Why do we need academic journals in the first place?


It may not get as much attention as the disruption that is occurring in newspapers, e-books or other parts of the mainstream media industry, but there is a revolution of sorts going on in the academic publishing business. It has recently exploded into public view with the boycott of Elsevier — one of the largest publishers of academic journals — over legislation that would block researchers from sharing their work. And for some, it has raised a broader question about academic publishing: namely, in an era of democratized distribution of information, why do we need expensive paywalled journals in the first place?

The boycott of Elsevier (please see disclosure below) seems to have become the flashpoint for many in the academic publishing world, and much like the recent grassroots protest against supporters of proposed anti-piracy bills SOPA and PIPA, the boycott is based on Elsevier’s support of a proposed law — in this case the Research Works Act. One of the main elements of the legislation that has sparked criticism is that it would prevent researchers who get federal funding from publishing their work anywhere other than a professional journal like the ones that Elsevier controls (Elsevier has published an open letter in response to the boycott, saying many of the issues raised have been distorted).

Traditional publishers are threatened by the “open access” movement

Researchers say the law is a direct attack on the “open access” movement, which supports the sharing of scientific research outside the paywalled silos of academic journals. Critics say the academic-publishing business is unfair because it takes research that scientists have in many cases created with public funding, gets other academics to do peer reviews of that research for free, and then publishes it in limited-access journals that are only available to institutions and in many cases cost thousands of dollars. In an opinion piece in The Guardian last year, author George Monbiot said:

What we see here is pure rentier capitalism: monopolising a public resource then charging exorbitant fees to use it. Another term for it is economic parasitism. To obtain the knowledge for which we have already paid, we must surrender our feu to the lairds of learning.

The open-access movement — which has been supported by many influential researchers, including sociologist Danah Boyd and Fields Medal-winning mathematician Tim Gowers — is part of a broader effort to encourage what some call “open science,” or the sharing of knowledge as a way of promoting collaboration. The Research Works Act would make this much more difficult: among other things, it would prevent the National Institutes of Health from allowing researchers it funds to publish their research anywhere other than a professional journal, something the NIH has allowed for several years.

Quantum physicist and open-science advocate Michael Nielsen recently published a book called Reinventing Discovery: The New Era of Networked Science, which describes how research in mathematics, astronomy and other disciplines has been accelerated by the open sharing of research through blogs and other forums. Some of those forums include the Public Library of Science or PLoS, the open-research archive called arXiv.org, and services such as Mendeley — a kind of social network for academics — as well as ResearchGate, which my colleague Bobbie Johnson has written about.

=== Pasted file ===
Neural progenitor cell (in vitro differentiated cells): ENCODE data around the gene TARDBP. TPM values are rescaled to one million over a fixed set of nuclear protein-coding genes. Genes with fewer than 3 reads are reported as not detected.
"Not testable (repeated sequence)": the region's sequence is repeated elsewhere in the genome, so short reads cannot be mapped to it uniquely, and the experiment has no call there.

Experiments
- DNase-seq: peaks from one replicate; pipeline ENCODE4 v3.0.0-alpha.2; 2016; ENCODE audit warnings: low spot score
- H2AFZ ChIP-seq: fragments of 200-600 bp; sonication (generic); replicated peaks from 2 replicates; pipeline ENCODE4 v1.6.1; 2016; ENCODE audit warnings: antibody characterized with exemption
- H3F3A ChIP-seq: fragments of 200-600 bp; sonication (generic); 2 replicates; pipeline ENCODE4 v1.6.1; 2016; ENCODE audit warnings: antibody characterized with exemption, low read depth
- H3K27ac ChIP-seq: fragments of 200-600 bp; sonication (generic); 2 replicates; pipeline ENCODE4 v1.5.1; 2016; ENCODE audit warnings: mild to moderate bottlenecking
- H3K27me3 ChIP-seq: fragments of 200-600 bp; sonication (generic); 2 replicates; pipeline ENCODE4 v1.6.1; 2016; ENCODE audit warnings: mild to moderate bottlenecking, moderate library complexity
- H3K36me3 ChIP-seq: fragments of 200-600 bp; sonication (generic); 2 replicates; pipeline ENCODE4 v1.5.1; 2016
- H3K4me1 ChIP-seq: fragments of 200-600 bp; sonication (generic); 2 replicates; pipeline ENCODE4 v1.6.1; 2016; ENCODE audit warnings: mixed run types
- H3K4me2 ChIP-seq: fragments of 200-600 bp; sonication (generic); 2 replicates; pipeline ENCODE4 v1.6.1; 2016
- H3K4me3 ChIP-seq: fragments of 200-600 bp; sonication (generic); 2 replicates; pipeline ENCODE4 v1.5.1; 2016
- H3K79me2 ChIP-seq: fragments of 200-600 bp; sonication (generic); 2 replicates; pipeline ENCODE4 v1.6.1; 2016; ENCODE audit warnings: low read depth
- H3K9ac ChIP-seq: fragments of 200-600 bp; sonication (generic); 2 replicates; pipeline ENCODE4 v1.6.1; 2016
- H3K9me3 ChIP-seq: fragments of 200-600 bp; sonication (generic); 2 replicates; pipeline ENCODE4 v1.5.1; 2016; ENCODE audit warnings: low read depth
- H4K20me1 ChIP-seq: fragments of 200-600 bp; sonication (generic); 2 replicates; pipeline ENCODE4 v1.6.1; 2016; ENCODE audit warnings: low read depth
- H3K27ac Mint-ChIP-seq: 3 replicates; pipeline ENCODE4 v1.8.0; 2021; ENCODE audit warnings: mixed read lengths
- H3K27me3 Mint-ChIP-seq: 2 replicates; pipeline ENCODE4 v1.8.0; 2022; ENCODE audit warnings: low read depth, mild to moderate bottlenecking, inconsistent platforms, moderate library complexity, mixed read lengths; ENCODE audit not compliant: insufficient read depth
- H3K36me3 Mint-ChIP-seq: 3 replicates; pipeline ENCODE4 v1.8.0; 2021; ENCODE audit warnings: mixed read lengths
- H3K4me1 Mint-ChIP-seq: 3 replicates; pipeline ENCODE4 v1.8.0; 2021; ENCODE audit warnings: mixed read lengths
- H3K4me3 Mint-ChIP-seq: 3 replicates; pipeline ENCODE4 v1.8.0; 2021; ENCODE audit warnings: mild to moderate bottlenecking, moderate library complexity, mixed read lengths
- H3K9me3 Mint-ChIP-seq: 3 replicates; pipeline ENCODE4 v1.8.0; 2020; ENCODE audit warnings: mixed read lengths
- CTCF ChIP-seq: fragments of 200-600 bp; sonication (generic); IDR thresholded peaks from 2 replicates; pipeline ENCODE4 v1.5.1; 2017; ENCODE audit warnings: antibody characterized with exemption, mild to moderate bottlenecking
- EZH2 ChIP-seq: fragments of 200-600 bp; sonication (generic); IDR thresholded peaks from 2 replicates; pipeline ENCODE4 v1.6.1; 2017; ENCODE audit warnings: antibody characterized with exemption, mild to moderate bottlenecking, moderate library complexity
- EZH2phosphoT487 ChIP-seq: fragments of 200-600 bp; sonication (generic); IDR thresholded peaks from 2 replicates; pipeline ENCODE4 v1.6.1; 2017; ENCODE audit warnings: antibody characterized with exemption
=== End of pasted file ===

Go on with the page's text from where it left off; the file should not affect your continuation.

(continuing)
Why not get rid of academic journals altogether?

In a blog post at the ScienceBlogs network, Ph.D. student Kevin Bonham raised an interesting point: instead of just protesting Elsevier’s support for the Research Works Act, or boycotting its journals because they are too expensive, why not give up the entire practice of publishing in professional journals altogether? As Bonham puts it:

We don’t need any academic journal’s services anymore. If you publish in any journal, you are making it easier for them to take action that harms academic institutions, so you shouldn’t… the truth is, journals add very little value to science, and impose huge monetary costs, as well as costs in terms of delayed publication and limited distribution.

But what about peer review, the professional oversight that academic journals are supposed to provide so that science doesn’t go astray? As Bonham notes, peer review is a relatively modern invention — and it has also failed rather spectacularly in many cases, with clearly bogus or questionable research being published after multiple reviews by other academics. Why couldn’t researchers review each other’s work on blogs and in forums like Mendeley or the Public Library of Science instead?

As Bonham and others have noted, the biggest obstacle to this happening — and to the spread of open access or open science as a whole — isn’t the control that publishers like Elsevier have over the professional publishing process. The biggest obstacle is the role that these journals play in academia itself, and how important publishing in a specific journal can be when it comes to promotions, granting of tenure, research grants and other aspects of academic life. Even some researchers who support the Elsevier boycott have said they will continue to publish in its journals because they feel that they have to.

Until that structure changes, or until enough researchers and academics decide they don’t care about the system and start to publish their work freely, the current system is unlikely to disappear any time soon. But just like the rest of traditional media industry, it is looking shakier and less stable all the time.

Disclosure: Reed Elsevier, the parent company of science publisher Elsevier, is an investor in GigaOmniMedia, the company that publishes GigaOM.

Post and thumbnail photos courtesy of Flickr users Jeremy Mates and View D’World


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